Fellow Pirates prospect Diaz goes 0-for-2 in All-Star showcase
By Jenifer Langosch
CINCINNATI -- Josh Bell was back at the SiriusXM All-Star Futures Game for a second straight year, but this time showcasing himself at a different position.
A year after serving as a U.S. Team outfielder, Bell started at first base and, after striking out in his first at-bat, blasted a two-run, fourth-inning home run to help the U.S. to a four-run lead and eventual 10-1 win. It was a show of raw power that was often talked about when the Pirates took Bell in the second round of the 2011 Draft but that has been absent much of this season.
Bell entered the Sunday showcase having shown an uptick in average with Double-A Altoona, but at the sacrifice of power. He hit four homers and 13 doubles in his first 80 games this season.
"I feel like I've hit for power in the past. I'm hitting for average right now," Bell said. "I feel like there are guys in the big leagues who I can aspire to be like who are hitting for both power and average."
Bell, ranked by MLB Pipeline as the Pirates' third-best prospect, was accompanied by first-time Futures participant Elias Diaz, who has spent the season splitting catching duties with Tony Sanchez at Triple-A Indianapolis. Diaz, No. 11 on MLB Pipeline's list of Pittsburgh prospects, entered Sunday's game to catch the bottom of the sixth. He went 0-for-2 at the plate.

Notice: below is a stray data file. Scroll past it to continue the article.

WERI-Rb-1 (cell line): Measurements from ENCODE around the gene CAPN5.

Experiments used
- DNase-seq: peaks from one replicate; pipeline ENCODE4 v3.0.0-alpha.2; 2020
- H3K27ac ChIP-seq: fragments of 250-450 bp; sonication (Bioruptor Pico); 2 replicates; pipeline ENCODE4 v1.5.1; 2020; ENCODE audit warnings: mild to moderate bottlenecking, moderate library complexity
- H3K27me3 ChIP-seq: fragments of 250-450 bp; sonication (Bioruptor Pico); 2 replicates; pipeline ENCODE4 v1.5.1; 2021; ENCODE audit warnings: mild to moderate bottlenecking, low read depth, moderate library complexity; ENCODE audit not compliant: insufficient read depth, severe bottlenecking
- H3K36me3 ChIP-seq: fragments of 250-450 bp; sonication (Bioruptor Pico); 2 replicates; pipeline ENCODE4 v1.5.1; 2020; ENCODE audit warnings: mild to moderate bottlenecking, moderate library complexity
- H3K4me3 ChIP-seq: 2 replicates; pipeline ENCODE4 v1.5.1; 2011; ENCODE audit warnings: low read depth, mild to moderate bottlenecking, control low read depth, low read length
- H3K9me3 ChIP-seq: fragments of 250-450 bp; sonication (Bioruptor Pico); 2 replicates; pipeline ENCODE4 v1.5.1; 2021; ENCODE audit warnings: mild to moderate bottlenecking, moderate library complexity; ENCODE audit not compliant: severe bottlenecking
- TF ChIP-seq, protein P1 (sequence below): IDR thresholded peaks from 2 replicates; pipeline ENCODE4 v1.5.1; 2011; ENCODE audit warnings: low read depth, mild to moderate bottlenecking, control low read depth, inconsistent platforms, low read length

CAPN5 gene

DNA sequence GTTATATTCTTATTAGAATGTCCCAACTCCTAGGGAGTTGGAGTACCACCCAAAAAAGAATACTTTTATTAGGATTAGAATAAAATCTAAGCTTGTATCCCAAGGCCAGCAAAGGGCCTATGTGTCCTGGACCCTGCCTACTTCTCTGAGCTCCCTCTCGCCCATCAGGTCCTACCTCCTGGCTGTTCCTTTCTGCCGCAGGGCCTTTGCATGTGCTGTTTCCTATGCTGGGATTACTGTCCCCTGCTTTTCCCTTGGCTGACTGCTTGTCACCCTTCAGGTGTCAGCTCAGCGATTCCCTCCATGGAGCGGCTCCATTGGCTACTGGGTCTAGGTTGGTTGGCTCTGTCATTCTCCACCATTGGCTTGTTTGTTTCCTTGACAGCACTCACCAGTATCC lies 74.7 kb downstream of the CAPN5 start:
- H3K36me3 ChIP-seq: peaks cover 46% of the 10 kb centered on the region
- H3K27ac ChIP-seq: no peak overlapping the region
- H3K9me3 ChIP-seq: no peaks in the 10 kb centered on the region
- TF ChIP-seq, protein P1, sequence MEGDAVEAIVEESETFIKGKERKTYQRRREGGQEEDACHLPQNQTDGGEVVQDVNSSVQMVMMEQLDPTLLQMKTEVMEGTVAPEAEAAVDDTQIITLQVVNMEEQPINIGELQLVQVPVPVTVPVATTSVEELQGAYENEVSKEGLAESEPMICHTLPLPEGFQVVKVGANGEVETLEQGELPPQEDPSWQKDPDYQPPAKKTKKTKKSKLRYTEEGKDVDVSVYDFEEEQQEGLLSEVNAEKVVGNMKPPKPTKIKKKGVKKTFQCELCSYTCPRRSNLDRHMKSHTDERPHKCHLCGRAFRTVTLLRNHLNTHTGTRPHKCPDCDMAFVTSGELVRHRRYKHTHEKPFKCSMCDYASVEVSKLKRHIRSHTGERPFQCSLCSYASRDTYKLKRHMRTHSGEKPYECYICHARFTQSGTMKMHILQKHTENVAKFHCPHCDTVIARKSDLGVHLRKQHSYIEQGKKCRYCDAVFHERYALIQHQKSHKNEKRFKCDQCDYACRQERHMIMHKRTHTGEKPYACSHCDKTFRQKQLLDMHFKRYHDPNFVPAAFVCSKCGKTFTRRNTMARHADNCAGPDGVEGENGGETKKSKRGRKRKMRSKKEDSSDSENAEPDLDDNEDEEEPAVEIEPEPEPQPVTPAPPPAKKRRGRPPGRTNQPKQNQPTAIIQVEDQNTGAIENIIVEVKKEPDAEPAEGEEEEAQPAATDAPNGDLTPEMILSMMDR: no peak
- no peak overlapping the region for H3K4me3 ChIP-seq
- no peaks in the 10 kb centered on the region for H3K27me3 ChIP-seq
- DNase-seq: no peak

"For me, it's an honor to be here and to represent the Pirates, represent the organization, even represent the world and my country," Diaz said. "For me, it's a special moment."
Bell's conversion from outfielder to first baseman began shortly after his last Futures Game appearance, when the Pirates informed the 22-year-old that he'd officially switch positions in instructional league. The work began there, continued through the Arizona Fall League and then into this season.
"I'm finally feeling comfortable over there," Bell said Sunday. "I have enough reps in to know where I'm supposed to be, to read ground balls as best I can."
Bell, who last played an infield position in high school, pointed to the speed of play as the biggest adjustment in the positional move.
"He has come a long way since last fall, when we moved him," said Larry Broadway, Pittsburgh's director of Minor League operations. "He is still learning the nuances of the position but has done a nice job of getting the basics down."
Diaz played 40 games at catcher as part of his timeshare with Sanchez. Signed out of Venezuela in 2008, it looked for many years like Diaz would be a defensive-only catcher. That began to change in 2013, however, and Diaz continues to put up respectable offensive numbers (.265/.328/.372) at Triple-A this year.
"He has come a long way since 2012 in [low-A] West Virginia," Broadway said. "He really started to take steps forward in 2013, focusing on his approach, and has taken off since then -- and has been pretty consistent."